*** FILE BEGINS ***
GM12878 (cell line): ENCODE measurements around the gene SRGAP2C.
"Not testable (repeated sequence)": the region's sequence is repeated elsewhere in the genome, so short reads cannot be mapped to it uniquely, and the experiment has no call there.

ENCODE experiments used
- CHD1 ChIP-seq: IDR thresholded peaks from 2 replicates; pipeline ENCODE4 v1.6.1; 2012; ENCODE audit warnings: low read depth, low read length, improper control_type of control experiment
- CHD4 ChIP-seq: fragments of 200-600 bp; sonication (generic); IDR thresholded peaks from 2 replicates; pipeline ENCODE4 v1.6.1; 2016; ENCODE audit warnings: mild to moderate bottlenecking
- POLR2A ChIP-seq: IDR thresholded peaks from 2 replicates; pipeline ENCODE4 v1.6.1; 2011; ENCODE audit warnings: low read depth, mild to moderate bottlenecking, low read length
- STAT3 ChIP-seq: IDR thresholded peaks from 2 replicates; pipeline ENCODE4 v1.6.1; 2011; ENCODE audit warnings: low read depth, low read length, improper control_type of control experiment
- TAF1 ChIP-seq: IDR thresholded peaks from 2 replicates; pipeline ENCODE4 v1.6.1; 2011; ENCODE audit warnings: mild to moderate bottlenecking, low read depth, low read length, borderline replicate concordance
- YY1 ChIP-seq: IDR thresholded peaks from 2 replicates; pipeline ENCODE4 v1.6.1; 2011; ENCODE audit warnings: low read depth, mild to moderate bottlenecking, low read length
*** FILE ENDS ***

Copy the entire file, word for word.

GM12878 (cell line): ENCODE measurements around the gene SRGAP2C.
"Not testable (repeated sequence)": the region's sequence is repeated elsewhere in the genome, so short reads cannot be mapped to it uniquely, and the experiment has no call there.

ENCODE experiments used
- CHD1 ChIP-seq: IDR thresholded peaks from 2 replicates; pipeline ENCODE4 v1.6.1; 2012; ENCODE audit warnings: low read depth, low read length, improper control_type of control experiment
- CHD4 ChIP-seq: fragments of 200-600 bp; sonication (generic); IDR thresholded peaks from 2 replicates; pipeline ENCODE4 v1.6.1; 2016; ENCODE audit warnings: mild to moderate bottlenecking
- POLR2A ChIP-seq: IDR thresholded peaks from 2 replicates; pipeline ENCODE4 v1.6.1; 2011; ENCODE audit warnings: low read depth, mild to moderate bottlenecking, low read length
- STAT3 ChIP-seq: IDR thresholded peaks from 2 replicates; pipeline ENCODE4 v1.6.1; 2011; ENCODE audit warnings: low read depth, low read length, improper control_type of control experiment
- TAF1 ChIP-seq: IDR thresholded peaks from 2 replicates; pipeline ENCODE4 v1.6.1; 2011; ENCODE audit warnings: mild to moderate bottlenecking, low read depth, low read length, borderline replicate concordance
- YY1 ChIP-seq: IDR thresholded peaks from 2 replicates; pipeline ENCODE4 v1.6.1; 2011; ENCODE audit warnings: low read depth, mild to moderate bottlenecking, low read length